Cagney, Hollywood renegade.
James Cagney, star
William Cagney, producer
SIMPP Members (1942-1958)
SIMPP also welcomed William Cagney into the Society during its first year. As
the business manager for his famous older brother James Cagney, William gave up
his own acting career in 1934 to serve a similar purpose as Sydney Chaplin had
for his younger brother Charlie. After the Cagneys battled against the studio
system for years, the brothers organized Cagney Productions in 1942, and joined
the independent movement.
James Cagney Against the Studio System
James Cagney began his Hollywood career at Warner Bros. in 1930 at the age of
30, and quickly gained a reputation as one of the most difficult and
independent-minded of the studio contract actors. He rode the studio's wave of
gangster films to achieve near instant popularity, then fought for years to
avoid being typecast in tough-guy roles by Warner. He complained about his
journeyman salary and the factory-like conditions in the early 1930s, and
voluntarily went on suspension in a much-publicized showdown with the studio,
then an unprecedented move by a performer. His weekly salary was doubled to
$3,000 when he returned to the studio in 1932.
He then walked out on his contract again that same year in a disagreement
largely sparked by block booking. After receiving word that his films were being
used as the primary attraction in Warner Bros. movie blocks, he sought to punish
the studio for profitably pre-selling his films by walking out on an unfinished
picture called Blessed Event which was subsequently assigned to another
Warner contract actor. Again he was reinstated at Warners, with a higher salary,
and greater creative stipulations.
In 1936, he left the studio again. No major studio would touch the free-agent
actor, and even the independent producers like Goldwyn and Selznick reportedly
were not willing to reward the highly-paid star and risk encouraging other
actors to walk away from their production commitments. So this time he began to
take his first steps as an independent with his brother William Cagney, who had
taken an active role in the contract disagreements with Jack Warner.
Cagney Exits Warner Bros.
Grand National Films, one of the independent distributors was willing deal
with the Cagney brothers. Edward L. Alperson, former Warner sales manager,
operated the up-and-coming Poverty Row studio which had acquired the backlot of
the influential Educational Pictures (the short-subject specialist that released
Felix the Cat silent cartoons in the 1920s and introduced Shirley Temple in
1934). Hoping to follow the path of Columbia Pictures, Alperson began to seek
A-list talent, and agreed to grant Cagney semi-independence with complete
creative control, $100,000 per film, and ten percent of the profits. But like
many ill-fated independent distributors that tried to make the jump to major
status, Grand National was unable to secure first-run bookings in the era of the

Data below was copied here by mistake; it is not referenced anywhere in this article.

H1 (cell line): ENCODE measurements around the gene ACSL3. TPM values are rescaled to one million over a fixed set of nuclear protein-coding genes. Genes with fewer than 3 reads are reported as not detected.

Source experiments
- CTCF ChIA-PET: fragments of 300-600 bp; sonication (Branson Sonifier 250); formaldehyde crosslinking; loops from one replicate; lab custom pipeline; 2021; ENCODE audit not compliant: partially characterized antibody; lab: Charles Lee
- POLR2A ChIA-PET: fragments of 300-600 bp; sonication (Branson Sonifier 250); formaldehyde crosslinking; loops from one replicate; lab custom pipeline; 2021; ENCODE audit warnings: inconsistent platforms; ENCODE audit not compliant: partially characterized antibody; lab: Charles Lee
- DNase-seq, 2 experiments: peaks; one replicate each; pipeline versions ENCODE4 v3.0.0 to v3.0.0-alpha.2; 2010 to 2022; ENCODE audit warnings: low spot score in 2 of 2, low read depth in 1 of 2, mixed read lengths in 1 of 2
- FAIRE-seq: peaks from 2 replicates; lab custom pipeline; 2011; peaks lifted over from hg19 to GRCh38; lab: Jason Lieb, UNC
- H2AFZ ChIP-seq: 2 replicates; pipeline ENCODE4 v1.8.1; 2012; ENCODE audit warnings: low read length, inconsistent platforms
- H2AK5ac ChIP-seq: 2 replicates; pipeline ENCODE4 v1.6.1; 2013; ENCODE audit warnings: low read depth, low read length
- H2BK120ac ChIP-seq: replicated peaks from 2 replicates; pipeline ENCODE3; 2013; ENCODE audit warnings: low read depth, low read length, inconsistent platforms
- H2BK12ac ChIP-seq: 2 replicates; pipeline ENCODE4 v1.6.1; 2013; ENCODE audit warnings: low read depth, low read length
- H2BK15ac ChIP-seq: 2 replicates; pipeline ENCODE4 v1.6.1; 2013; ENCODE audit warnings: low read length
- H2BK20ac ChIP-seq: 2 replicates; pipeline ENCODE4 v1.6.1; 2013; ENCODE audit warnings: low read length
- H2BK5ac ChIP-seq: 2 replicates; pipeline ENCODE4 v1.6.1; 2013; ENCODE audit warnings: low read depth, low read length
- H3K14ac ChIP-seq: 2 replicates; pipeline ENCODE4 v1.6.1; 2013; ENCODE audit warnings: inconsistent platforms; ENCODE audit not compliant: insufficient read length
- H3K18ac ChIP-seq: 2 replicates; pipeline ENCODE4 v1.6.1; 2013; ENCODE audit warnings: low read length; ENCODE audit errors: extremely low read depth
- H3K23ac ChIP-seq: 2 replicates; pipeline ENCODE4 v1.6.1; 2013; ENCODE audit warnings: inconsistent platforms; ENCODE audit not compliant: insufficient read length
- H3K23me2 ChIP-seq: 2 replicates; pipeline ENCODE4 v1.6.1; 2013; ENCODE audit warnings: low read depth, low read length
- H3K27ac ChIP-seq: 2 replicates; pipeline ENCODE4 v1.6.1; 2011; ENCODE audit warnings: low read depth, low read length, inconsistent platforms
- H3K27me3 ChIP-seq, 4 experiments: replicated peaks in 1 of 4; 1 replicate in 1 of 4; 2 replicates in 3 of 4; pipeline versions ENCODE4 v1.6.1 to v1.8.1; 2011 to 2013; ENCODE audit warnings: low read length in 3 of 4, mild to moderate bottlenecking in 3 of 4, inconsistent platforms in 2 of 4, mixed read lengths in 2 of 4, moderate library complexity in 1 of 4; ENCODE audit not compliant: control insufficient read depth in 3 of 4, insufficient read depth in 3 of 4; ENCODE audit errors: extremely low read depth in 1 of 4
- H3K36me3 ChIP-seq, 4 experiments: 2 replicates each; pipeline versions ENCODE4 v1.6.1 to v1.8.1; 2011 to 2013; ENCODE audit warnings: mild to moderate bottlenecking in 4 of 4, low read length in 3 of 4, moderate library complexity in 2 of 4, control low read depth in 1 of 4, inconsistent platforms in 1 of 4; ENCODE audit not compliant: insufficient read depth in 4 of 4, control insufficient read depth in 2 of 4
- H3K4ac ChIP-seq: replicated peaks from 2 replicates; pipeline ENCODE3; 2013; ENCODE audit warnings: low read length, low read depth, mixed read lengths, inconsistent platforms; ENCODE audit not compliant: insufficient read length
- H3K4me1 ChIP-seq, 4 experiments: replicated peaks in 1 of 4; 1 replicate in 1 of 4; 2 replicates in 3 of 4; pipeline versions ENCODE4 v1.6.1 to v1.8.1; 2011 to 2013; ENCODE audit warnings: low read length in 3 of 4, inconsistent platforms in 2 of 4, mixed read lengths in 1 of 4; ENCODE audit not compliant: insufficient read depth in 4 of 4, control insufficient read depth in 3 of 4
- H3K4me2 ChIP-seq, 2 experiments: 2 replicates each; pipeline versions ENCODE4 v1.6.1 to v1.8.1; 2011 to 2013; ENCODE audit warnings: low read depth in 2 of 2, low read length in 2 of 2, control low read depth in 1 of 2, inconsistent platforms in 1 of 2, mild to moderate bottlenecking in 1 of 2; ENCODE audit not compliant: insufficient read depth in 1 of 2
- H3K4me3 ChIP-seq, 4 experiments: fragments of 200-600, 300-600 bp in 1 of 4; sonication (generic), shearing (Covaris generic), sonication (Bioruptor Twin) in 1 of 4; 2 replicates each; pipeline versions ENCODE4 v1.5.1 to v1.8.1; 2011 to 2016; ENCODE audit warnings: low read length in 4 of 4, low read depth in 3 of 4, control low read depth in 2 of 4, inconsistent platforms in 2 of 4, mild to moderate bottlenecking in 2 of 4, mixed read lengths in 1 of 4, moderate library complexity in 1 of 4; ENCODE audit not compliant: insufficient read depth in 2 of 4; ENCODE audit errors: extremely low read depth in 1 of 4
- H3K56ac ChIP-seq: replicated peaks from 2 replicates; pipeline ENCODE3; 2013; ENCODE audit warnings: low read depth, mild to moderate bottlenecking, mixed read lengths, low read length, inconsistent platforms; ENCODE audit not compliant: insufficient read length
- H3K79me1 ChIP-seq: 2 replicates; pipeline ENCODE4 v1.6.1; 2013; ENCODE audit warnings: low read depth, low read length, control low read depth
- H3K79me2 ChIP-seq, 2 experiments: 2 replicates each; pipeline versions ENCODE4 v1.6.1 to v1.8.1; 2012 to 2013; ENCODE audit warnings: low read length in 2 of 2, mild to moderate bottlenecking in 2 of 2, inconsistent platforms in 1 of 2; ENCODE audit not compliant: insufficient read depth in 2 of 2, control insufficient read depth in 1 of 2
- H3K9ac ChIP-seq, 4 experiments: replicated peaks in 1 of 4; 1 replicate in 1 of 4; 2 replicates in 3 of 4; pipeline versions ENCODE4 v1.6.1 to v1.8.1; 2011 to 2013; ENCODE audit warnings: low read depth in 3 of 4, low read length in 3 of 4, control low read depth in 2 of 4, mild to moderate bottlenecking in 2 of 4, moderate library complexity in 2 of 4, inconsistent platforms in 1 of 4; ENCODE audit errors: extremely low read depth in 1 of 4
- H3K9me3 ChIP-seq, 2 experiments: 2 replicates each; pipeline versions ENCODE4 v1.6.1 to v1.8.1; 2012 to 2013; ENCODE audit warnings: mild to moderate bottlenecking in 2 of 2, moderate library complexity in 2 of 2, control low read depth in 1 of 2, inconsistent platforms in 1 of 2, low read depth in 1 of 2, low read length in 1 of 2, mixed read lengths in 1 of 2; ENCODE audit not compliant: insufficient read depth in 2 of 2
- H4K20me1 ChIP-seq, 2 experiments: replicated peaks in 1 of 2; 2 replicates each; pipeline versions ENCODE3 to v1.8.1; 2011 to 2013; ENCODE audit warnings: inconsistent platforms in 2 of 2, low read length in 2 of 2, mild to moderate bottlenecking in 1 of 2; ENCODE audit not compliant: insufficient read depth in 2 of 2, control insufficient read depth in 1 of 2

big studios. The debt-ridden company was liquidated in 1940.
Anticipating the demise of Grand National, William Cagney negotiated yet
another deal with Warner Bros. The studio offered James Cagney $150,000 per
picture, complete script approval, plus profit participation of any film the
reached blockbuster level of $1.5 million. William Cagney would oversee quality
control as producer, and receive screen credit as associate producer. The
Cagneys finished out their contract at Warner's with a series of well-made and
highly-regarded films, culminating with Yankee Doodle Dandy (1942).
The Cagneys Go Independent
In March 1942 the brothers announced the formation of their own independent
company. William Cagney, who continued to show great promise as studio producer,
proved himself to be on par with other enterprising independents, acquiring
property and talent to expand their organization beyond a mere showcase for his
brother Jim. The company was commonly known as Cagney Productions, but its
official name was William Cagney Productions Inc.
The Cagneys were courted by United Artists at the same time as Stromberg.
Both of these production companies benefitted from UA's new willingness to
provide financing in an effort to generate more feature product. In the past
independent producers, had to bring their own money to the table, financing
their own movies through their own means. But still suffering from the product
shortage following Goldwyn's departure in 1940, UA decided to offer partial
financing through its own United Artists Productions. To help raise additional
funds, James Cagney generated collateral by deferring his own $150,000 salary,
as part of his agreement with UA.
In July 1946, William Cagney became a one-fifth owner of the General
Service Studio, operated by SIMPP member Benedict
Bogeaus. Unfortunately James Cagney's career took a downturn toward the end
of the 1940s. He continued to deplore the lack of distinguished material; the
same criticism which drove him to independent production in the first place
would also drive him into retirement. In 1949, Cagney moved out of the General
Service Studios to rejoin with Warner Bros. In 1953 William Cagney produced his
last film A Lion Is in the Streets. James Cagney's final fling as an
independent came in the late 1950s when he formed Cagney-Montgomery Productions
with actor-turned-director Robert Montgomery to make The Gallant Hours
James and William Cagney—biographical information from
McCabe, Cagney and Schickel, James Cagney; Cagney, Cagney by
Cagney; Goldwyn and Selznick's reluctance to hire Cagney mentioned in
Schickel, p. 105; Grand National Films: Balio, Grand Design, p. 323;
joining UA, providing financing: Balio, United Artists: The Company Built by
the Stars, pp. 191-193. Cagney-Montgomery Productions: McCabe, Cagney,